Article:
A reader writes:
Why is there not more coverage of the Hastert Rule? The speaker chooses to be bound by this rule – which explicitly makes compromise unwelcome – when a full majority of the House would be happy to pass the clean CR and move on. Boehner could lift the Hastert Rule and move the CR to the floor, where Democrats and many members of his own party would pass it. If he were challenged as Speaker, he could conceivably extract support from the Democrats – especially Democrats in safe districts – to support him against a Republican challenge as Speaker. Surely the Democrats would rather have Boehner than someone to his right? The Speaker is elected by the full House!
But Boehner lacks creativity and is trapped in a cage made from his own cowardice.
Another scenario from a reader:
What if John Boehner were a man of principle – well, let’s pretend – and when it came time to raise the debt ceiling and his very right-wing party members refused, he does the truly unexpected. Instead of giving up on the Hastert rule and having to have Democrats come to his rescue, fueling more right-wing scorn, what if he resigned?
That would allow the extreme right wing Tea Partiers to take the blame for the ramifications – whatever they might be – of not raising the debt ceiling. Who would they point their fingers at then? I’m assuming, of course, that there would be considerable fallout to going over the cliff, but most every reasonable person I have read expects some kind of negative impact on the economy. This might lance the boil that has infected the Republican Party for too long.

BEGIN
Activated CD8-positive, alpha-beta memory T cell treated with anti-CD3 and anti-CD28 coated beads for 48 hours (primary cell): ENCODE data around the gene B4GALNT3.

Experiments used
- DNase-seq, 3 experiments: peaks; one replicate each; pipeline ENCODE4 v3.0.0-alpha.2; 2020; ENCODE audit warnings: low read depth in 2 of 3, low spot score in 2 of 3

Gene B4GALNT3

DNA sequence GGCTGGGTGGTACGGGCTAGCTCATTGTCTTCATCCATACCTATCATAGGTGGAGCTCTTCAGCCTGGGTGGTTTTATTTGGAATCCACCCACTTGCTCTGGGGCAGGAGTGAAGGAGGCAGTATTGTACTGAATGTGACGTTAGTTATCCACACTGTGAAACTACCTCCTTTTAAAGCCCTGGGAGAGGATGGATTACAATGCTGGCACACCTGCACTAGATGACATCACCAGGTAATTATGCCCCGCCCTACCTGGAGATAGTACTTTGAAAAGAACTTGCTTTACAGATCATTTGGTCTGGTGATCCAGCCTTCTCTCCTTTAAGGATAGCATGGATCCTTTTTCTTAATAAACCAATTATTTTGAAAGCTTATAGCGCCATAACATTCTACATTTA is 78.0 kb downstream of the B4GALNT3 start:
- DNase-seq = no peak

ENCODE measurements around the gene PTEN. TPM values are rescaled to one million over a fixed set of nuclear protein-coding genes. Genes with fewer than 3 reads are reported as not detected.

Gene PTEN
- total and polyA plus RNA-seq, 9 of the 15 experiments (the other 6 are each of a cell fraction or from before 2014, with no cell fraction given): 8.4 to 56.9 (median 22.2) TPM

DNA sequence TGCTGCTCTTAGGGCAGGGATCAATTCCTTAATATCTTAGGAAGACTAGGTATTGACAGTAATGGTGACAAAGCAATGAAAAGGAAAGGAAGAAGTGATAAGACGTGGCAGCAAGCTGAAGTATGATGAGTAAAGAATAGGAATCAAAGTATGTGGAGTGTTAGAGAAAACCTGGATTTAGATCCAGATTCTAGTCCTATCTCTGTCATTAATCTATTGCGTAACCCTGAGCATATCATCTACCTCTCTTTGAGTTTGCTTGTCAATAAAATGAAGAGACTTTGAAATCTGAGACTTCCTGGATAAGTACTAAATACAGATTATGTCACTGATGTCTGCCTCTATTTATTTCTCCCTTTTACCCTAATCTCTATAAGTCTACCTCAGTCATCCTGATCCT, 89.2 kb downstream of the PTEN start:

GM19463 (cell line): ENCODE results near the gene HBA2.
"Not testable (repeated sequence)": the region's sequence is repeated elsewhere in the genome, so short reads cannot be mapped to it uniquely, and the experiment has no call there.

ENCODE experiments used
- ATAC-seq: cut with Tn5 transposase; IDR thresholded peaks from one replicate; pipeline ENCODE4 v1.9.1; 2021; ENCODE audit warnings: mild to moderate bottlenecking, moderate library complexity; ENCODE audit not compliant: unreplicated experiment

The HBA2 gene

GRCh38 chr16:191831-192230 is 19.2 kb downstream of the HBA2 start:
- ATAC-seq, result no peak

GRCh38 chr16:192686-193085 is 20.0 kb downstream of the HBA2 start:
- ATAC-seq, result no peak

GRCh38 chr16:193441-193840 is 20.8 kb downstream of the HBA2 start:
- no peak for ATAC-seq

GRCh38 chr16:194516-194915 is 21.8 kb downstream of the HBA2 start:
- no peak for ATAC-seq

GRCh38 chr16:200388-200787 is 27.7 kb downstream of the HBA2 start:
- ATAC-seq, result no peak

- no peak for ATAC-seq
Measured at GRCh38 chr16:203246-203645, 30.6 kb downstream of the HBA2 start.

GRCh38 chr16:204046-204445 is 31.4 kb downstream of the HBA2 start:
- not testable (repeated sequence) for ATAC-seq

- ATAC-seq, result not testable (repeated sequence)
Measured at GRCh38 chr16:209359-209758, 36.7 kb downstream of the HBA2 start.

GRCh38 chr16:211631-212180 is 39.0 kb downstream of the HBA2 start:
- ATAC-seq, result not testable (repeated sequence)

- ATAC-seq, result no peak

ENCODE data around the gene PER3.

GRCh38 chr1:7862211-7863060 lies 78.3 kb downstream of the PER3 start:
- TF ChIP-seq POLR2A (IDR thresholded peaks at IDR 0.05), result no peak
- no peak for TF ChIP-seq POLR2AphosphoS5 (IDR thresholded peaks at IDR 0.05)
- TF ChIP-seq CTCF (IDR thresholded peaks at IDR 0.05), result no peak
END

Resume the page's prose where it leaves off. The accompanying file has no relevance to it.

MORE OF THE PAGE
If he is so afraid that he won’t be re-elected Speaker that he is giving into demands that he knows are wrong – not just bad politics, but plain wrong – it might be the only way he could regain any sense of being a man with a conscience.
From that Costa interview we linked to earlier:
EK: This may be a bit of an odd question, but why does Boehner want to do his job like this under these circumstances? From the outside, it seems like a miserable existence.
RC: I think John Boehner is frustrated by leading the Republicans in the House but I think he very much loves being speaker. To understand him you have to understand that. He gets to the Capitol early. He relishes the job and the position but he doesn’t relish being at odds so often with his members. He loves being a major American political figure, but he’s not a Newt Gingrich-like figure trying to lead the party in a certain direction. He’s just trying to survive and enjoy it while it lasts.
(Photo from Getty)